The leaves have settled and shifted. They spell out ethical and reputational considerations. Is Boies now worried about the state of SCO evidence? Are they going to pull out all of their aces on the thirtieth day? Why stonewall and play games with the Court on an issue that wasn't even close, as the day shows? Is he distancing himself from their evidence and this case? Does he lack confidence that SCO people can prove their claims against IBM and Linus, who know who wrote every line of the whole kernel? Does he consult Groklaw and realize SCO doesn't know the provenance of its own code? Doesn't he want to stake his reputaion on them? Is his own standard of proof preventing him from presenting half-baked claims of code and methods that will wither before open scrutiny as have all disclosed claims heretofore? Is Boies saying this should be settled because this is as far as I can go? Does he worry about his name and ethical standards?
I'm sorry, dear readers, these must be SCO leaves because they give me no direct answers.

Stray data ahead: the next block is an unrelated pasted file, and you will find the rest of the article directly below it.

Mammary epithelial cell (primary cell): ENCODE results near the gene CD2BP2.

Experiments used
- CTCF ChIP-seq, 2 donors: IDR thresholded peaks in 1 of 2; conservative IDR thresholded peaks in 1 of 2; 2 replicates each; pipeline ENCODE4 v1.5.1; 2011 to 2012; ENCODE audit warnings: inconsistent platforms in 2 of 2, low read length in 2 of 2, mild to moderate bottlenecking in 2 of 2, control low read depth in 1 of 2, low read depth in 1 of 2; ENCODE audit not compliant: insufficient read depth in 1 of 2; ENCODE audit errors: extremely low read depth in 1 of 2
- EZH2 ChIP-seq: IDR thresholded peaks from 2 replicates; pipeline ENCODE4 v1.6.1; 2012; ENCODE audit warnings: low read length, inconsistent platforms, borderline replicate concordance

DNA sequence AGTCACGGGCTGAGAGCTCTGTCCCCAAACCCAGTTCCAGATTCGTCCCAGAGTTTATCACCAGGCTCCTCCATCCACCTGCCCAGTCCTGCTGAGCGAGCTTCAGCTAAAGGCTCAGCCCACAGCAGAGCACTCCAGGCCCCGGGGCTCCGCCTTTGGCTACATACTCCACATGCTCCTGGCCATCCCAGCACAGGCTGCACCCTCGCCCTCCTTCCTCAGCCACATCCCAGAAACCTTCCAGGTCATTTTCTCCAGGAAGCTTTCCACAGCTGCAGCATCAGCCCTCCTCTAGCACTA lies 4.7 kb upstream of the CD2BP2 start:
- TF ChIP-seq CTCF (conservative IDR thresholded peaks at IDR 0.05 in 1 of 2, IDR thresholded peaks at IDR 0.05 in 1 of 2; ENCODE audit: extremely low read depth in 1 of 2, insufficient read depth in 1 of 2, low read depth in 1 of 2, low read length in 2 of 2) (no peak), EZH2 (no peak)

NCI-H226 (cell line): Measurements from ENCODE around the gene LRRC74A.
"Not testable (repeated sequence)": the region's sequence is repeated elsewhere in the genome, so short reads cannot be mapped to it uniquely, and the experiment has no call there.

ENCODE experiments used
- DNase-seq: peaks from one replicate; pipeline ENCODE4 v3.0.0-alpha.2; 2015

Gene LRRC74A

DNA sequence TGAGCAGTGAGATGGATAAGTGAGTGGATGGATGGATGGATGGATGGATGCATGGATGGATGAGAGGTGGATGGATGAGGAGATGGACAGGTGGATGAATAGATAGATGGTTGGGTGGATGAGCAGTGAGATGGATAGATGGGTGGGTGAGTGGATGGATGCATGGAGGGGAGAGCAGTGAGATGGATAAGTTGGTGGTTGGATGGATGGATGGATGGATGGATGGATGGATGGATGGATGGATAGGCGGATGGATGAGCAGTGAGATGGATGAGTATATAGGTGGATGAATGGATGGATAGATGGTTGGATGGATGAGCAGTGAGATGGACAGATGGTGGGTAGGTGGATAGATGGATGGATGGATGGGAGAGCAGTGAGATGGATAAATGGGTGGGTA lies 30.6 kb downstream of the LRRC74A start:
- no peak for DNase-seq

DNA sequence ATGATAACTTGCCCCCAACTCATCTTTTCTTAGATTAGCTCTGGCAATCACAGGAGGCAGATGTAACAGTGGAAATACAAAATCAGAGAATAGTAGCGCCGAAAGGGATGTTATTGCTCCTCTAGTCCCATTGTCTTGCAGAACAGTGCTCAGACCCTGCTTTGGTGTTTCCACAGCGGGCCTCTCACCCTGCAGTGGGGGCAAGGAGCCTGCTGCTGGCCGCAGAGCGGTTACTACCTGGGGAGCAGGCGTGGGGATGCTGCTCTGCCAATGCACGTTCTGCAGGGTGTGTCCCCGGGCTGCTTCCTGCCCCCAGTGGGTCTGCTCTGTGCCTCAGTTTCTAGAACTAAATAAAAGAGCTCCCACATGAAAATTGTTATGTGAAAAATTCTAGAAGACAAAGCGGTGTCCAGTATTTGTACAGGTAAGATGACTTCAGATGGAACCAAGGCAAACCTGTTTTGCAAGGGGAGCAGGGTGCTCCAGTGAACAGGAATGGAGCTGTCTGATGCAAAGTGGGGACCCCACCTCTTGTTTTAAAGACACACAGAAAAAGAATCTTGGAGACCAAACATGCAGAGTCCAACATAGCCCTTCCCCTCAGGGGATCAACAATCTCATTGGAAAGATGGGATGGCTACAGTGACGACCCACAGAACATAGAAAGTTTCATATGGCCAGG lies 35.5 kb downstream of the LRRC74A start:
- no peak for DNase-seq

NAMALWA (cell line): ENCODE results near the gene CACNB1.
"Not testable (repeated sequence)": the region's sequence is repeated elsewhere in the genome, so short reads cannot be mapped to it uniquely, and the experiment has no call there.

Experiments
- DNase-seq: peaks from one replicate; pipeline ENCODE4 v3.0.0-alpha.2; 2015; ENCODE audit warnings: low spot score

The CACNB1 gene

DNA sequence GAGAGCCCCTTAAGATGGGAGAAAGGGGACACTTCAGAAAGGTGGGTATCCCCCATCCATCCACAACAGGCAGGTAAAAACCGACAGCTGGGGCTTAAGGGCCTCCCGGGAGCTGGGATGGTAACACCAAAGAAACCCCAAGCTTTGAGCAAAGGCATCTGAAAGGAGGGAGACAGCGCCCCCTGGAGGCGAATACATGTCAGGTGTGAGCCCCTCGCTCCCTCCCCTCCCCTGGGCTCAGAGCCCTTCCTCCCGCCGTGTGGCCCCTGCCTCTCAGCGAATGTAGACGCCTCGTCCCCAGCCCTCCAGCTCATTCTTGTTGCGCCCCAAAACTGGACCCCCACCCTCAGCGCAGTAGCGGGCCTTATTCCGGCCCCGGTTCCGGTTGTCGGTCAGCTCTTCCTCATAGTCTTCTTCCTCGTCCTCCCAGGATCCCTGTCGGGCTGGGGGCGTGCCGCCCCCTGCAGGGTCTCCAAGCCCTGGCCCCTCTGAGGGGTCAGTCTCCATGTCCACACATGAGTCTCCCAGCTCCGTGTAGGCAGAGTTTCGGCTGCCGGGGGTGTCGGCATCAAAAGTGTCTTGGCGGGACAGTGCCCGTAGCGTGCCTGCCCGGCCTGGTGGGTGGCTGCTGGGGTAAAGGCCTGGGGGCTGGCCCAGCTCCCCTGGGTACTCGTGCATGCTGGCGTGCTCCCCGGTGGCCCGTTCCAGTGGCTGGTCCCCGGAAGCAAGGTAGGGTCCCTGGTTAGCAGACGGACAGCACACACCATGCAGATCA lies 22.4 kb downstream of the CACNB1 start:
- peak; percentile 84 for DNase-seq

SCO must now turn their reluctant eyes to The Code. Everything they now disclose, if they do, has likely been copyrighted and distributed under the General Public License --distributed BY THEM. They will then have to try to convince the Court to disregard their nine years of distributing Linux under the GPL, pleading incompetence, I imagine. They will also need to convince the Court that US copyright law must be reinterpreted to invalidate the GPL. If they try to do these two things, they will be laughed out of court. If they can't do these two things, they will be laughed out of court, not that an IBM Motion for Summary Judgment is anything to laugh at. I am not sure IBM even needs discovery to file it, since the GPL seems to apply to every conceivable line of code in question.
My leaves stop at the GPL. Speculating beyond the GPL takes one into contracts, methods and secrets, numas, jfs, and "ixes" like UNIX, AIX, DENIX, XENIX, and I'll leave that part to others.